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What is an example of personification in Fahrenheit 451?
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High School Teacher
Personification is the attribution of human or living elements to something inhuman or non-living. One good example comes in the first paragraph, when Montag is burning a house:
With the brass nozzle in his fists, with this great python spitting its venomous kerosene upon the world, the blood pounded in his head...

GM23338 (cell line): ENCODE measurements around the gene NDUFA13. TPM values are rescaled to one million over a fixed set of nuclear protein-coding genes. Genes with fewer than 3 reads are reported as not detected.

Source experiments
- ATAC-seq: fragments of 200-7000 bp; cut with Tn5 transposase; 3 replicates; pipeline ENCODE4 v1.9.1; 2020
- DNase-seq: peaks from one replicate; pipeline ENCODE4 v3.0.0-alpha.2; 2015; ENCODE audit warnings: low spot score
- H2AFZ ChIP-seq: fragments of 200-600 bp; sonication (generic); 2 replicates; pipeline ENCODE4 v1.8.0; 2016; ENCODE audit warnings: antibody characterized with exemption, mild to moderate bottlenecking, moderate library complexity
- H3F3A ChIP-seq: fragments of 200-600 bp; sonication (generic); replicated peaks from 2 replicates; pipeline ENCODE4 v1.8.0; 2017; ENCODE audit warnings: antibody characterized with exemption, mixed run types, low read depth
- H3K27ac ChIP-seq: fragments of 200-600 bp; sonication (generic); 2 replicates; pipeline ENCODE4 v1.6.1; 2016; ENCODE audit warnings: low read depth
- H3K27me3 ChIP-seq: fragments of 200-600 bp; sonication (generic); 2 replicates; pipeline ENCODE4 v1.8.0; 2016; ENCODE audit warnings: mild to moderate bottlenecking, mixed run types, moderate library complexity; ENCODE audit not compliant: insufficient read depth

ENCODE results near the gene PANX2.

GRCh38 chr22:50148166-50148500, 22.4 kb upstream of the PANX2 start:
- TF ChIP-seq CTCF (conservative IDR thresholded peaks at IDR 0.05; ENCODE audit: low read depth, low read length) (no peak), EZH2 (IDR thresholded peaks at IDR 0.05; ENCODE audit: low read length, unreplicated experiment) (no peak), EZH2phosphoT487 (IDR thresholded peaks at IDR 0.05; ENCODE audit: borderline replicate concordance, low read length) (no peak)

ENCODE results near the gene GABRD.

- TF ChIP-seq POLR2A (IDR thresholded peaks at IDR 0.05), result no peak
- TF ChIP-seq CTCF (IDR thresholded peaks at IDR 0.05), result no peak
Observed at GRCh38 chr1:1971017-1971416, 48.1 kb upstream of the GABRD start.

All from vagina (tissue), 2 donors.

(Bradbury, Fahrenheit 451, Google Books)
The fire-hose, in this new world, sprays kerosene onto a fire, instead of water, and so the personification is of a dangerous snake spitting poison. The personification is not entirely accurate -- pythons do not have venom, but kill by constriction. However, the comparison works because a venomous snake is dangerous, just as the act of feeding a house fire. By applying a living metaphor to the fire-hose, it becomes less a tool used by Montag and more of a force in itself, a living thing that seems to destroy without reason.
Posted by belarafon on June 6, 2012 at 9:48 PM (Answer #1)
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